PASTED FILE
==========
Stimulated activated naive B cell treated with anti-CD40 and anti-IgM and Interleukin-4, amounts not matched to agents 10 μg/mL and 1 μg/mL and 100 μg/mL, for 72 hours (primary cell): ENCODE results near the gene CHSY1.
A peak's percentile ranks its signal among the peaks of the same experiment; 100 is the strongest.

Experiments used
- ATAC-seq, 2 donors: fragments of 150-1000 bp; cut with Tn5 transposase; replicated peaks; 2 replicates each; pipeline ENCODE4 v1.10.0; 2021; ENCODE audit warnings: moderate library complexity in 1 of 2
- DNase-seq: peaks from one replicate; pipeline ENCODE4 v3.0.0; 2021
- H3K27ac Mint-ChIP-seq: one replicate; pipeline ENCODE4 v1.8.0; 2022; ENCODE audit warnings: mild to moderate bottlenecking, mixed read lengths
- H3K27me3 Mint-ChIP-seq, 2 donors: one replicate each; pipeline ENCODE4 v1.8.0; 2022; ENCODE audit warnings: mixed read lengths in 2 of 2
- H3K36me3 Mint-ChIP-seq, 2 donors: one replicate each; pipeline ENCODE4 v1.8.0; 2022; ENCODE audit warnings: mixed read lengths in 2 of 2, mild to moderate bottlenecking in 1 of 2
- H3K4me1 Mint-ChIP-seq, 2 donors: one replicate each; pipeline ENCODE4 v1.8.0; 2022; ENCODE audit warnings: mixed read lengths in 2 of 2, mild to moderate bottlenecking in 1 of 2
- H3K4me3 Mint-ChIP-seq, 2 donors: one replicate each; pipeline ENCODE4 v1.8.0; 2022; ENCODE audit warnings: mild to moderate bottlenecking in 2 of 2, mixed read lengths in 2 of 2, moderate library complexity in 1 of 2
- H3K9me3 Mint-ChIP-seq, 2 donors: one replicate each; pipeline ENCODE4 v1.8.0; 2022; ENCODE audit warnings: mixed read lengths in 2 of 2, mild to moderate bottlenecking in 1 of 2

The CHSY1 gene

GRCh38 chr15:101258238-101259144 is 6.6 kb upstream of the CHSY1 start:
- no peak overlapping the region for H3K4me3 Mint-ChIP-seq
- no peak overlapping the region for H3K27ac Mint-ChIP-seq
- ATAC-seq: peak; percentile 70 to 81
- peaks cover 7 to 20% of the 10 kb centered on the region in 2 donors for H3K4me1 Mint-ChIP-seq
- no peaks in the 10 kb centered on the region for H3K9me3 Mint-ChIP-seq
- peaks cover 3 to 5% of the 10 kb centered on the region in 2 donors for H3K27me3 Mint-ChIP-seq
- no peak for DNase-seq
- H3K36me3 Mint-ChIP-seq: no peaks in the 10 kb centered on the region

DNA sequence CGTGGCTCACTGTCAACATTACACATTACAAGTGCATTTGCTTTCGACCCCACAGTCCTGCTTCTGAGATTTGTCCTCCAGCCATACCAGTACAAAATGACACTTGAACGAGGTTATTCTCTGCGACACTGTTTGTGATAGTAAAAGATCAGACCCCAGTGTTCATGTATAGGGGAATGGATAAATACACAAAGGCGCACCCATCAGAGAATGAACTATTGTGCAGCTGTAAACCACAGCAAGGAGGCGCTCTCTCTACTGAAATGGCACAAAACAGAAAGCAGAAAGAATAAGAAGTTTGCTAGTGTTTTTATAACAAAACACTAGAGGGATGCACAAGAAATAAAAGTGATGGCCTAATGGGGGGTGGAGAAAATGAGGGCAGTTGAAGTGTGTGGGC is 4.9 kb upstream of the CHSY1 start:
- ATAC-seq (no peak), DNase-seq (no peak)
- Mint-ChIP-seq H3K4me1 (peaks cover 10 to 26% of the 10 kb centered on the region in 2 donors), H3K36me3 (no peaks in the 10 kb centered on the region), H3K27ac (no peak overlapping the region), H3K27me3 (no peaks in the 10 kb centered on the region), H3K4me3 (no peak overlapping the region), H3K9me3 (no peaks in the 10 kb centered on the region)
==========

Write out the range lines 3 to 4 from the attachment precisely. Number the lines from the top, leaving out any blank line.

Experiments used
- ATAC-seq, 2 donors: fragments of 150-1000 bp; cut with Tn5 transposase; replicated peaks; 2 replicates each; pipeline ENCODE4 v1.10.0; 2021; ENCODE audit warnings: moderate library complexity in 1 of 2